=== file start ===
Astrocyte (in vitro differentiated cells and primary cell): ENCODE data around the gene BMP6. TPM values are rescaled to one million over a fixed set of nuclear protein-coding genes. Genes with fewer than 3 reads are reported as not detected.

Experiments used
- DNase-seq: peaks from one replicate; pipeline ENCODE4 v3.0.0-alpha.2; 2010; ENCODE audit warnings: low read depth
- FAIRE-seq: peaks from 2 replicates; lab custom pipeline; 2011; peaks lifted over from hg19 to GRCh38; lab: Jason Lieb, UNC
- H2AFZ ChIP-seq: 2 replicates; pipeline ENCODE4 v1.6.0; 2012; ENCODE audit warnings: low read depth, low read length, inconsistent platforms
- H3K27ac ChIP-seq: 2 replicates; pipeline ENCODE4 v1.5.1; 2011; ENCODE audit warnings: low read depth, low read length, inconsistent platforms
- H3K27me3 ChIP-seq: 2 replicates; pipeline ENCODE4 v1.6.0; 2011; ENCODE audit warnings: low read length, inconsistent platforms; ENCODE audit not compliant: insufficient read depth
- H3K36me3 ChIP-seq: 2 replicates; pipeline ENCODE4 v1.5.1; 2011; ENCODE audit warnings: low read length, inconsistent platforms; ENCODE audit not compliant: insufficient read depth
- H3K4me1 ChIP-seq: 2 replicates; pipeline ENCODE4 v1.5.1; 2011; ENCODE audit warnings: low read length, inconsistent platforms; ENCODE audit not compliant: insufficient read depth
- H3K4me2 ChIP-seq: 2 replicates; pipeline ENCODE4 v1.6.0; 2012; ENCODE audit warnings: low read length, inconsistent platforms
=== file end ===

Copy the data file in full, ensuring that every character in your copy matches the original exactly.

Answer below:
Astrocyte (in vitro differentiated cells and primary cell): ENCODE data around the gene BMP6. TPM values are rescaled to one million over a fixed set of nuclear protein-coding genes. Genes with fewer than 3 reads are reported as not detected.

Experiments used
- DNase-seq: peaks from one replicate; pipeline ENCODE4 v3.0.0-alpha.2; 2010; ENCODE audit warnings: low read depth
- FAIRE-seq: peaks from 2 replicates; lab custom pipeline; 2011; peaks lifted over from hg19 to GRCh38; lab: Jason Lieb, UNC
- H2AFZ ChIP-seq: 2 replicates; pipeline ENCODE4 v1.6.0; 2012; ENCODE audit warnings: low read depth, low read length, inconsistent platforms
- H3K27ac ChIP-seq: 2 replicates; pipeline ENCODE4 v1.5.1; 2011; ENCODE audit warnings: low read depth, low read length, inconsistent platforms
- H3K27me3 ChIP-seq: 2 replicates; pipeline ENCODE4 v1.6.0; 2011; ENCODE audit warnings: low read length, inconsistent platforms; ENCODE audit not compliant: insufficient read depth
- H3K36me3 ChIP-seq: 2 replicates; pipeline ENCODE4 v1.5.1; 2011; ENCODE audit warnings: low read length, inconsistent platforms; ENCODE audit not compliant: insufficient read depth
- H3K4me1 ChIP-seq: 2 replicates; pipeline ENCODE4 v1.5.1; 2011; ENCODE audit warnings: low read length, inconsistent platforms; ENCODE audit not compliant: insufficient read depth
- H3K4me2 ChIP-seq: 2 replicates; pipeline ENCODE4 v1.6.0; 2012; ENCODE audit warnings: low read length, inconsistent platforms